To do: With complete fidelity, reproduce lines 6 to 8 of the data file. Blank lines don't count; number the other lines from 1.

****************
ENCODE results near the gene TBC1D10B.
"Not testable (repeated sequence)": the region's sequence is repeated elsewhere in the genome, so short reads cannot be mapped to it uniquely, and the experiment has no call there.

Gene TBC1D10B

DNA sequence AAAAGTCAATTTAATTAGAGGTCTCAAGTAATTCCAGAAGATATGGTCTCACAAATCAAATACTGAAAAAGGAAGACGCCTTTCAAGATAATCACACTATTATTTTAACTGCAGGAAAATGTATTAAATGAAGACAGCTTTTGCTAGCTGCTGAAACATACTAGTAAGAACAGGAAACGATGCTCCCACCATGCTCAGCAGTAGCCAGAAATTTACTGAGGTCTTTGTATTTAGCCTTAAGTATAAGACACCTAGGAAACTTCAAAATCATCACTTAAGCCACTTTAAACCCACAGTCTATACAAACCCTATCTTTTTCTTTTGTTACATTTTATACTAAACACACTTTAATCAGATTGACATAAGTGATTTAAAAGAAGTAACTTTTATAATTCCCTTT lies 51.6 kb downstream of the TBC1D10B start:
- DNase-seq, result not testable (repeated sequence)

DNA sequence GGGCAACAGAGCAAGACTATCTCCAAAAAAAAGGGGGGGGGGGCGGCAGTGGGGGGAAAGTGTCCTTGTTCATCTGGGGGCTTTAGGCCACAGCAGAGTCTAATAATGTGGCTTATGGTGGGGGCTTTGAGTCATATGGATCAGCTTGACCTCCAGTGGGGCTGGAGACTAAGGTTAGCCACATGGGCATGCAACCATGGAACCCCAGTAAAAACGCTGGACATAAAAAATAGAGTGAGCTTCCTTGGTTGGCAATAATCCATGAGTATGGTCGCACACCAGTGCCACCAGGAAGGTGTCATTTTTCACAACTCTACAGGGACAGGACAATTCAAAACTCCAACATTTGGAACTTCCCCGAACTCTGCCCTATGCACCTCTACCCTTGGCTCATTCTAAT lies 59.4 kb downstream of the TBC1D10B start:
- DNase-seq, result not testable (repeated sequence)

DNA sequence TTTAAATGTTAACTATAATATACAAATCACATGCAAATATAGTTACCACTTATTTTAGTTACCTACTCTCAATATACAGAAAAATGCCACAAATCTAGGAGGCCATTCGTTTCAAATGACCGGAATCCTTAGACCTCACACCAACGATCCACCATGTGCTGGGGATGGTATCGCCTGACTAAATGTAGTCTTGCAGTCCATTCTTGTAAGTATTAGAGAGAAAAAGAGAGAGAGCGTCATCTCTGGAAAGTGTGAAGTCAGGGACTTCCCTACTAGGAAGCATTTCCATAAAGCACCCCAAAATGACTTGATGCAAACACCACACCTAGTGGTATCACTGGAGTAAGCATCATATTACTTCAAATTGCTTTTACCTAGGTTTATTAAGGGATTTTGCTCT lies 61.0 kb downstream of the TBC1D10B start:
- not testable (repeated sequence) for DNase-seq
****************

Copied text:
DNA sequence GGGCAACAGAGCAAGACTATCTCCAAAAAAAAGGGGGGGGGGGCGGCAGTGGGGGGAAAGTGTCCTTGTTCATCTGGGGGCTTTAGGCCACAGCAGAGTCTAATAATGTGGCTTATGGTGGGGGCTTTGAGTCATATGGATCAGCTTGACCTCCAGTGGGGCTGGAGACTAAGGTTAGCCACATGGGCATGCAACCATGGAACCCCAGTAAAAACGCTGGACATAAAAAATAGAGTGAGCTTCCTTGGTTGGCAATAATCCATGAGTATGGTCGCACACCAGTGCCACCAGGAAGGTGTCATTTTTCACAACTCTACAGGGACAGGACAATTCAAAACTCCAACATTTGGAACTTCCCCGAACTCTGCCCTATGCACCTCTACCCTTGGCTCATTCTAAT lies 59.4 kb downstream of the TBC1D10B start:
- DNase-seq, result not testable (repeated sequence)

DNA sequence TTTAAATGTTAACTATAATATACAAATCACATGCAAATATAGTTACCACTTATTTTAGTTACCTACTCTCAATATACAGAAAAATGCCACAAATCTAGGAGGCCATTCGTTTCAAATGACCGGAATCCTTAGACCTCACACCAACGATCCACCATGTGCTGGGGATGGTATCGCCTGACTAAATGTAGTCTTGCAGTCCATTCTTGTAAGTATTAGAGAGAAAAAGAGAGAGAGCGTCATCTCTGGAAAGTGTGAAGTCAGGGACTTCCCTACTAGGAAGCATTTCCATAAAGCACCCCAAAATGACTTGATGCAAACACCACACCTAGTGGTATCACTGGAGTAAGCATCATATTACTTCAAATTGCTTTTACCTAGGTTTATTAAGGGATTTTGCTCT lies 61.0 kb downstream of the TBC1D10B start: